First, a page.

Home arrow Perl Programming arrow Page 3 - Perl: More on Data Types and Operators

Operating the Deep Seas - Perl

So, when we last left off, I left you lost in a tumultuous sea of data types, variables, and strings. Fortunately for you, you have the black Perl, the world's fastest ship and a magical compass to point you in the right direction. So let's prepare to sail, er, study, and mind the shoals.

TABLE OF CONTENTS:
  1. Perl: More on Data Types and Operators
  2. Hashes are Yummy
  3. Operating the Deep Seas
  4. Incremental/ Decremental
  5. Comparing Numbers
By: James Payne
Rating: starstarstarstarstar / 2
October 15, 2007

print this article
SEARCH DEV SHED

TOOLS YOU CAN USE

advertisement

Argh! Thar she blows! The great white whale of the sea -- or, more precisely, the treasure that every Perl diver seeks. In this case, though, it's not something that goes into jewelry, it's something that adds quite a bit of power to your coding. 

Operators in Perl (as in all programming languages) allow you to manipulate data. You've worked with operators ever since elementary school, albeit somewhat differently. 

Just as there are different data types, there are different operators for the different kinds of data. We will go through a bunch of them. First though, how would you like to see a gigantic table full of mind-numbing data? I thought you might.

Mathematical Operators


 

Symbol

What it Does

+

Adding

-

Subtracting

*

Multiplying

/

Dividing

%

Modulating

**

Exponentiating


The above operators work just as you think they would. If I wanted to figure out my weekly salary, I could do the follow code:


#!/usr/local/bin/perl


$hours = 40;

$wage = 20;

$total_salary = $hours * $wage;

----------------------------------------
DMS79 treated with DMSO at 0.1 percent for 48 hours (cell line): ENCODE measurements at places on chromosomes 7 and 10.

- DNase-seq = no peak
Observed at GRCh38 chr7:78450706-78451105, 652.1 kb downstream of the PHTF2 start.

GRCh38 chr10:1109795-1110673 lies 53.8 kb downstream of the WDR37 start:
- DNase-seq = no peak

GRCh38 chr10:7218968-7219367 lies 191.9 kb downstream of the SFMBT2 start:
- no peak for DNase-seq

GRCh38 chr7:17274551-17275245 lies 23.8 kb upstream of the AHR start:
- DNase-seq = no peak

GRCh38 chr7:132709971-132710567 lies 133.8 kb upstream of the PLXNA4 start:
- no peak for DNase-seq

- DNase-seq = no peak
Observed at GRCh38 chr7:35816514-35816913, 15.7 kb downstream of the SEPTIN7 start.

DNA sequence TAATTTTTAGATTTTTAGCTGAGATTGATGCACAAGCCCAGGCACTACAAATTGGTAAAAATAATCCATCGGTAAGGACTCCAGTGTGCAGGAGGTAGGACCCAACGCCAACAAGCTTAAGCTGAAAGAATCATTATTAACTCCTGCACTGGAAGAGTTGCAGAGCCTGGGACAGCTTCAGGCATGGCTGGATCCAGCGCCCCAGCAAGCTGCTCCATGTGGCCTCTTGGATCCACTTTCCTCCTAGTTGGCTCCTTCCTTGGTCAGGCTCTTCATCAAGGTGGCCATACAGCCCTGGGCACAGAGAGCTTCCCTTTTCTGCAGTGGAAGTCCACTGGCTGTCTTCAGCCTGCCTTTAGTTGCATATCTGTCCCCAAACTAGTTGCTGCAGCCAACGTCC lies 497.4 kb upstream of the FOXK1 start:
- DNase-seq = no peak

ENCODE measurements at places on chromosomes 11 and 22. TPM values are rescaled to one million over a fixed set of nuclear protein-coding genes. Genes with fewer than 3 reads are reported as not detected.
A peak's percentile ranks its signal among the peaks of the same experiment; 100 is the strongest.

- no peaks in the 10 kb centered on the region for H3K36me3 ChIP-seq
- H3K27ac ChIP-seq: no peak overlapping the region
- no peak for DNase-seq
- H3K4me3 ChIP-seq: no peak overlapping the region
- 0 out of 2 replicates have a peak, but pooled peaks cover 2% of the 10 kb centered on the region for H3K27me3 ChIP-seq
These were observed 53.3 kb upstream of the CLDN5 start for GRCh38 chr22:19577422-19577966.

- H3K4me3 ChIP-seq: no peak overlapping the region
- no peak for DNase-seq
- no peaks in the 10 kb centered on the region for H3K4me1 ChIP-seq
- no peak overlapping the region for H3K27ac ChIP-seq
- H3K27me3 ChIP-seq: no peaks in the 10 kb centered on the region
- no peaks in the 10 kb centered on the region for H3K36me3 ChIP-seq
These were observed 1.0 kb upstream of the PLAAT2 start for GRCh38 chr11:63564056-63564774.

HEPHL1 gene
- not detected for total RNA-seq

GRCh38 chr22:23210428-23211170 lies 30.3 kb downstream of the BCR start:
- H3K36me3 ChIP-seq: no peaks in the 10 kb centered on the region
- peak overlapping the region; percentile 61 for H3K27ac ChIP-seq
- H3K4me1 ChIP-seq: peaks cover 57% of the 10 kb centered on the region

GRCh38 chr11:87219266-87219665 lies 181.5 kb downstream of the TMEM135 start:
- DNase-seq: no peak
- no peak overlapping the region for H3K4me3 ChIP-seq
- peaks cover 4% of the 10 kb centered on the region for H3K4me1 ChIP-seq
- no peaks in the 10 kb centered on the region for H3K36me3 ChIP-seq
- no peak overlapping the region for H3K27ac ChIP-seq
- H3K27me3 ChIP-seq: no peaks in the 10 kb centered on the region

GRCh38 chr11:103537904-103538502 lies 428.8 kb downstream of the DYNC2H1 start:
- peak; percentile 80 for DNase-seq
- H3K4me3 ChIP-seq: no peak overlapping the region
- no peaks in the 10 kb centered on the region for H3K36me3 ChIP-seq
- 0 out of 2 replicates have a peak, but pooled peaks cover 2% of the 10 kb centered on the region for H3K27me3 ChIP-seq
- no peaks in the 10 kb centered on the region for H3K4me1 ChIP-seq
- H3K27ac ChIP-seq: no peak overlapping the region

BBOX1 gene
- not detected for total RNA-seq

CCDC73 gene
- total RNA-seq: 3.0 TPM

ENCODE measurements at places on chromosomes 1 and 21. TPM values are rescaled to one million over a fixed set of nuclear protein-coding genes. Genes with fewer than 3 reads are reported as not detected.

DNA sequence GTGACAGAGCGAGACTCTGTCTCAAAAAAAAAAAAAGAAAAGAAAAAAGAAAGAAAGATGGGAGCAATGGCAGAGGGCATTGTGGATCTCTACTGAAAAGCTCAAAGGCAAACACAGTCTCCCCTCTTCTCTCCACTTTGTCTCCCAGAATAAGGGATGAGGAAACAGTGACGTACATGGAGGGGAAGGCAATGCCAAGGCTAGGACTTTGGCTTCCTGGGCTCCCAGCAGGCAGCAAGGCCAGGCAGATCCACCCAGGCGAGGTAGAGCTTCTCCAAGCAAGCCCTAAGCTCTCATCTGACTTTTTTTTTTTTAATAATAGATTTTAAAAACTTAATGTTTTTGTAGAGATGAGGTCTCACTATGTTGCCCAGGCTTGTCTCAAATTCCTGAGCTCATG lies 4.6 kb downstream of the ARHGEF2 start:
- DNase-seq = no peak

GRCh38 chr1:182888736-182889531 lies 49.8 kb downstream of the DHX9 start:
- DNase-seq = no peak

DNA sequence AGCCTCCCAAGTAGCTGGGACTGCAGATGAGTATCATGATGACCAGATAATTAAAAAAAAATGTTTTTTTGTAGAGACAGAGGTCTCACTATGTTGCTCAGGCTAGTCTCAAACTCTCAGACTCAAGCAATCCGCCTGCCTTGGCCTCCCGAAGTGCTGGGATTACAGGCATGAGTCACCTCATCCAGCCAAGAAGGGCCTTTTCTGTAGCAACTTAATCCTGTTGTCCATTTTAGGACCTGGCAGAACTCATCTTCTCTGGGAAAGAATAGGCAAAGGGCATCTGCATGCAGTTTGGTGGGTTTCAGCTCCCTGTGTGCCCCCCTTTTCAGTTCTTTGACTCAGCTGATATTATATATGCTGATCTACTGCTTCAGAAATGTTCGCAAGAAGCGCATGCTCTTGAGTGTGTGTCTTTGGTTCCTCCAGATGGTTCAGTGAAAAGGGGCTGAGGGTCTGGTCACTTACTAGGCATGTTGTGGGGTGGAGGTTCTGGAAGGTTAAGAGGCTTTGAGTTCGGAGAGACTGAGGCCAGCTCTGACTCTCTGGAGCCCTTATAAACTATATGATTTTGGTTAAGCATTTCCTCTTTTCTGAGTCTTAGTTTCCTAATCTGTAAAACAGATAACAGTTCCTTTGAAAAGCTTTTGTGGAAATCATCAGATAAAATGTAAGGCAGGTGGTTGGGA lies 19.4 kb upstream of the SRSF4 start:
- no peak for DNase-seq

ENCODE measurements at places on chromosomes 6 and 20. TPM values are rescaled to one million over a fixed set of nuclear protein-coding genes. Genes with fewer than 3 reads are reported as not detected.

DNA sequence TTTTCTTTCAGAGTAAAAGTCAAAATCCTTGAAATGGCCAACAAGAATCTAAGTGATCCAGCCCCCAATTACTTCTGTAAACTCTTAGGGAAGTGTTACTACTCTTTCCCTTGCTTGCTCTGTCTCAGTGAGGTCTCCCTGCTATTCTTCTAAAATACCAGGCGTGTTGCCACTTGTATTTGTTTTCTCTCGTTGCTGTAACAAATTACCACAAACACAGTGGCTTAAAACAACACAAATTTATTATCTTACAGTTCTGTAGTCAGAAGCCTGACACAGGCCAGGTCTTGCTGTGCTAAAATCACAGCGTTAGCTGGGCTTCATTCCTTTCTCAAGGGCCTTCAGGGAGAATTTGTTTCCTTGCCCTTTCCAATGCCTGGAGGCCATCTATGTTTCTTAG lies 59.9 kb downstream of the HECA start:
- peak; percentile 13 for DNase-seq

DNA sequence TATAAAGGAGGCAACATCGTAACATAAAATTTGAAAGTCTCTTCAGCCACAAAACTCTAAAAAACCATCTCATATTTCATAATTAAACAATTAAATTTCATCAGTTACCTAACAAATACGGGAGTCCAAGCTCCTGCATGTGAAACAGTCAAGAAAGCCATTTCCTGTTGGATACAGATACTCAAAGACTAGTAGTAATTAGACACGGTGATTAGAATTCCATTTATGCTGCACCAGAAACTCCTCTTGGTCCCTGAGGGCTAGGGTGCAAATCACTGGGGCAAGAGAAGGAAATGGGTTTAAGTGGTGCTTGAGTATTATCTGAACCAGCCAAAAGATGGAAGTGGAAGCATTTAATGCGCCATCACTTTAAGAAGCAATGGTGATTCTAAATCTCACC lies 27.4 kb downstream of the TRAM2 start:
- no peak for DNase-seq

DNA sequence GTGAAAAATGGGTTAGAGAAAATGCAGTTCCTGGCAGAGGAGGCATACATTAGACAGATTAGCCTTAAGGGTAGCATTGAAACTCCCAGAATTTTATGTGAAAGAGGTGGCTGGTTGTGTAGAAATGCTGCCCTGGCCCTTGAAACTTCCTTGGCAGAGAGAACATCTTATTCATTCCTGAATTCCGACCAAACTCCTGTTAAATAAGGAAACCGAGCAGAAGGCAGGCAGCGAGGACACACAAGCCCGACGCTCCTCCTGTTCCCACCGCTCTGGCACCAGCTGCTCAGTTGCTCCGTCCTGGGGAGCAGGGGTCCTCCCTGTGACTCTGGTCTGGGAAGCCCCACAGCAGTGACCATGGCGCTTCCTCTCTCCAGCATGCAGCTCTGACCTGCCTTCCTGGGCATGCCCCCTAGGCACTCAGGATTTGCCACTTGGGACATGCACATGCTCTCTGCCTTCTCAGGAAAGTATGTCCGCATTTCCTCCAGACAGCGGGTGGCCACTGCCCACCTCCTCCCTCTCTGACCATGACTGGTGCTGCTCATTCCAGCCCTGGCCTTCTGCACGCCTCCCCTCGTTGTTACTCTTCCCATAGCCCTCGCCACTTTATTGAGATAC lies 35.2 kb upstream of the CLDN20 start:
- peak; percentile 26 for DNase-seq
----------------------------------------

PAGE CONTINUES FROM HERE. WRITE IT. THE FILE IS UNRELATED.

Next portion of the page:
print $total_salary

That would give me the following result:

  800

Operators that Assign Values


 

 

Symbol

What it Does

=

Assign Normally

+=

Assign and Add

-=

Assign and Subtract

*=

Assign and Multiply

/=

Assign and Divide

%=

Assign and Modulate

**=

Assign and Exponentiate

In the previous tutorial we used the = symbol to assign a value to a variable. We can use it for other things as well. For instance, let's say you are the boss's son and have just received your first paycheck. It isn't enough to buy that Porsche you desperately need to compensate for certain characteristics you lack. Well, you can always change it like this:


$pay_rate = 20;

$pay_rate+=80;

print $pay_rate;

The above example would print your pay rate as being: 100. Another way of looking at it is saying you had written this code instead:


$pay_rate = 20;

$pay_rate=$pay_rate + 80;

print $pay_rate;

You can do the same sort of thing with the other operators above.



 
 
>>> More Perl Programming Articles          >>> More By James Payne
 

blog comments powered by Disqus
escort Bursa Bursa escort Antalya eskort
   

PERL PROGRAMMING ARTICLES

- Perl Turns 25
- Lists and Arguments in Perl
- Variables and Arguments in Perl
- Understanding Scope and Packages in Perl
- Arguments and Return Values in Perl
- Invoking Perl Subroutines and Functions
- Subroutines and Functions in Perl
- Perl Basics: Writing and Debugging Programs
- Structure and Statements in Perl
- First Steps in Perl
- Completing Regular Expression Basics
- Modifiers, Boundaries, and Regular Expressio...
- Quantifiers and Other Regular Expression Bas...
- Parsing and Regular Expression Basics
- Hash Functions

Developer Shed Affiliates

 


Dev Shed Tutorial Topics: